Radioactive materials may taint some Chinese drywall

Some Chinese-made drywall imported into the United States contained radioactive material, news reports suggest, but state and federal tests so far haven't detected it.

Copies of customs reports obtained by The Los Angeles Times show drywall made with a radioactive waste product was shipped to the states in 2006 by at least four Chinese manufacturers and trading firms.

The substance, called phosphogypsum, has been banned from use in nearly all products made in the United States by the Environmental Protection Agency since 1989.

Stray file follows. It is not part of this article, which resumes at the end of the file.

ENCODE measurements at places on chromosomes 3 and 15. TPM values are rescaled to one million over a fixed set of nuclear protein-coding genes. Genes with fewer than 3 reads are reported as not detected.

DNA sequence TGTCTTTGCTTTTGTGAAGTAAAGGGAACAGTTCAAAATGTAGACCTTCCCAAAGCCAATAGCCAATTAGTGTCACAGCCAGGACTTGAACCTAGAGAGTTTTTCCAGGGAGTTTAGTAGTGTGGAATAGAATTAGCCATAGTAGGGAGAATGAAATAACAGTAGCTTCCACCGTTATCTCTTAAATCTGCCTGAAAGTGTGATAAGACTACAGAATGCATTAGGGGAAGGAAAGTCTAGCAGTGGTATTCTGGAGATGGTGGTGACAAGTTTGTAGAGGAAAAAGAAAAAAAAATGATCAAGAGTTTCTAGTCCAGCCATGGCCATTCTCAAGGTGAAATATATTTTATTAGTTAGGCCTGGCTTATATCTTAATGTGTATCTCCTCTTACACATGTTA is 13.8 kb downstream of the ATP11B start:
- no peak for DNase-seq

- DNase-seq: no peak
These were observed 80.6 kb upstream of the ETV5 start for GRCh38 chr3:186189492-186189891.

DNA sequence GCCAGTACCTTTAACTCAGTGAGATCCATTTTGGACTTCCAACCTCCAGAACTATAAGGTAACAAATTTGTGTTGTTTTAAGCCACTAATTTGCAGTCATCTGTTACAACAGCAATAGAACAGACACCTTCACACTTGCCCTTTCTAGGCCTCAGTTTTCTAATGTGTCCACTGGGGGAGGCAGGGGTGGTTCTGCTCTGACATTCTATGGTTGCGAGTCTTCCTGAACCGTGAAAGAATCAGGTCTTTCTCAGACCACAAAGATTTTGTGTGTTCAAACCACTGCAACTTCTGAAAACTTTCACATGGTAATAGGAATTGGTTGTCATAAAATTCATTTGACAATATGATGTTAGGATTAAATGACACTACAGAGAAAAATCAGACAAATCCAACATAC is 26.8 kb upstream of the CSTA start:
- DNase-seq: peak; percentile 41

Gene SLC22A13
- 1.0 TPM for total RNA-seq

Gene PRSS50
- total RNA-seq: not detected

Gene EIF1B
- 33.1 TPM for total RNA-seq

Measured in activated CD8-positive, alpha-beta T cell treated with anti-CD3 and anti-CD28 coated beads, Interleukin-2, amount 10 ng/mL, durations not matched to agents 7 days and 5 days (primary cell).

The EPA says that phosphogypsum, a fertilizer byproduct, contains uranium and radium.

Radium decays to form radon, a cancer-causing, radioactive gas. A geoscientist interviewed by The Times said the material can cause corrosion.

Chinese drywall is being blamed for making newer homes smell like chemicals or sulfur, corroding air conditioner coils, blackening jewelry and other metals and causing breathing problems, nosebleeds and headaches for residents.

But the limited number of tests performed on drywall so far don't show that the product contains any radioactive material.

To read the complete article, visit

Related stories from McClatchy DC